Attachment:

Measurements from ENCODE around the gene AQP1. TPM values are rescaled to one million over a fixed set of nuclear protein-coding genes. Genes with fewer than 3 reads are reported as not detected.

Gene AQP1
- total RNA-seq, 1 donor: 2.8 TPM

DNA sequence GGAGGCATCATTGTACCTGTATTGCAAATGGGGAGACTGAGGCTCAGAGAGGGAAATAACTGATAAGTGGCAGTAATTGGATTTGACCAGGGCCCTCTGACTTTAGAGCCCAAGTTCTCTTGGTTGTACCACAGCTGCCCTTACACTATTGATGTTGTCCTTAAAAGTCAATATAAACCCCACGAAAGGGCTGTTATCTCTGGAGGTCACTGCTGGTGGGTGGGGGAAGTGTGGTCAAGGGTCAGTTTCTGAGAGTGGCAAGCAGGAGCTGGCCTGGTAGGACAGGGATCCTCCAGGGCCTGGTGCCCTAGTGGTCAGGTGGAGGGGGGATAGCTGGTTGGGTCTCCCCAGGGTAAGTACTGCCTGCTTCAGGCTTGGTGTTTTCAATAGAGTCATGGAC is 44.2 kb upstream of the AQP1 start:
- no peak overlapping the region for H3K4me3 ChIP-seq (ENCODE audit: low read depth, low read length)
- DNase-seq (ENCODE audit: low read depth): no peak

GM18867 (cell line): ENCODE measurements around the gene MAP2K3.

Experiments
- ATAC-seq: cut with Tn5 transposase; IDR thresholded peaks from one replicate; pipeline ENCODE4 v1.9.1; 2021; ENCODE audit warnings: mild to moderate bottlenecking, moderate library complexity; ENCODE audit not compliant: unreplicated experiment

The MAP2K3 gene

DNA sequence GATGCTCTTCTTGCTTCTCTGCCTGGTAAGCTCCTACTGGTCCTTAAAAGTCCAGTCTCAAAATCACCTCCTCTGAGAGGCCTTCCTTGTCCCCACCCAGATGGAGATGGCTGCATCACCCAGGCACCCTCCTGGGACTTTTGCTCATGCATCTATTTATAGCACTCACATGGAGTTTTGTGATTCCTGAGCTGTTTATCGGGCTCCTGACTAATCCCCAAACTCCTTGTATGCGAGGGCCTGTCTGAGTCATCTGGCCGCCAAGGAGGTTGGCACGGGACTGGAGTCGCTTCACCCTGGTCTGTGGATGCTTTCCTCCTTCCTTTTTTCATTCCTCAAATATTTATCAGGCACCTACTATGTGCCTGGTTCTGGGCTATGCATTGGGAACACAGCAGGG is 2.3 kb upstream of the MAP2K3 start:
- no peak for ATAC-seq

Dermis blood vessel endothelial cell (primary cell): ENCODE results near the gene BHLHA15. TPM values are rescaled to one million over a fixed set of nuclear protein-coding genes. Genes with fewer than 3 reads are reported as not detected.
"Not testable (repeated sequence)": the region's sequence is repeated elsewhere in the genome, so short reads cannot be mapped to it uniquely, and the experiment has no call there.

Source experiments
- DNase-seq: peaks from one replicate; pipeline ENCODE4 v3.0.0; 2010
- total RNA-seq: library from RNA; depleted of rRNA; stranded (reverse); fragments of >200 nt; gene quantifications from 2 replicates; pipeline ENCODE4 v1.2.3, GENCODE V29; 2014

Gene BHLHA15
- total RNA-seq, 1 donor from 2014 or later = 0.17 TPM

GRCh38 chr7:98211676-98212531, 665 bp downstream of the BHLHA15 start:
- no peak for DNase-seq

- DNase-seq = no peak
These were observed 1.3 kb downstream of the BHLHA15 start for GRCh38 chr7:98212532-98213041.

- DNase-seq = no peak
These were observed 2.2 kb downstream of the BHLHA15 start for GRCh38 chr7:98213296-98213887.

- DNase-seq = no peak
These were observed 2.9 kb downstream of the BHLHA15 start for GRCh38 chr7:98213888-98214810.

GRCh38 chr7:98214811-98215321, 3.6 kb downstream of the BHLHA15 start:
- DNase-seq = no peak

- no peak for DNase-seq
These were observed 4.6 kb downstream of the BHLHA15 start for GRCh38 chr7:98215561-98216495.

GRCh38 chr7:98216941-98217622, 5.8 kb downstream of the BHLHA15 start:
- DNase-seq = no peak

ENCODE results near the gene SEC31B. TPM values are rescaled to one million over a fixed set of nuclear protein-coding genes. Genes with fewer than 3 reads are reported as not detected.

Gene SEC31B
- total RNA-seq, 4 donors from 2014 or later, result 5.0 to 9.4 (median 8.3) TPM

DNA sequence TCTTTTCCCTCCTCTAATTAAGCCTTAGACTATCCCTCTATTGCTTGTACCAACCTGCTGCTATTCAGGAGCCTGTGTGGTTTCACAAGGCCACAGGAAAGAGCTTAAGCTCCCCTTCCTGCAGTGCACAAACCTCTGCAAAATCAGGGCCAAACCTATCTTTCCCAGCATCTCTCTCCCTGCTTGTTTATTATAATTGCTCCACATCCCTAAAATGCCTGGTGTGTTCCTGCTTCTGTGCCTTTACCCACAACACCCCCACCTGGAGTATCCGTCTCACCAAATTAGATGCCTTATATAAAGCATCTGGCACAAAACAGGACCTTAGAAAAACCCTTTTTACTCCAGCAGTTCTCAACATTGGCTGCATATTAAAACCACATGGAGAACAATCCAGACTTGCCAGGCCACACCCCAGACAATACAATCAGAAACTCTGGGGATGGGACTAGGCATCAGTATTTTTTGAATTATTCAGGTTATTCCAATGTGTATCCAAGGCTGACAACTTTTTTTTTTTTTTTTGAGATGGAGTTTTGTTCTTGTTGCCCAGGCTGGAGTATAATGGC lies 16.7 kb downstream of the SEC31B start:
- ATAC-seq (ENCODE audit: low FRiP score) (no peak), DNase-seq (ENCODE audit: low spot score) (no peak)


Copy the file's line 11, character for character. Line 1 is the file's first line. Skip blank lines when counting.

DNA sequence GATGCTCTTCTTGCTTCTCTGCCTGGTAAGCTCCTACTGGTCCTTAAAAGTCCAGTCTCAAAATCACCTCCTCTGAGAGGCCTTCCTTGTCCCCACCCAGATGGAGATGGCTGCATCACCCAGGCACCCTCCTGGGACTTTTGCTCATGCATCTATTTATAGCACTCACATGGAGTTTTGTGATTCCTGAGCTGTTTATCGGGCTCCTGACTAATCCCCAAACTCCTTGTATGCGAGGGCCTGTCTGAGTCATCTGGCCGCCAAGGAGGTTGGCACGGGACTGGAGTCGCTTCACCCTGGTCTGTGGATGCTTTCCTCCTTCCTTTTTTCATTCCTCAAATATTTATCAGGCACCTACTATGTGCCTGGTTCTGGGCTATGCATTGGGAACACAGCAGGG is 2.3 kb upstream of the MAP2K3 start: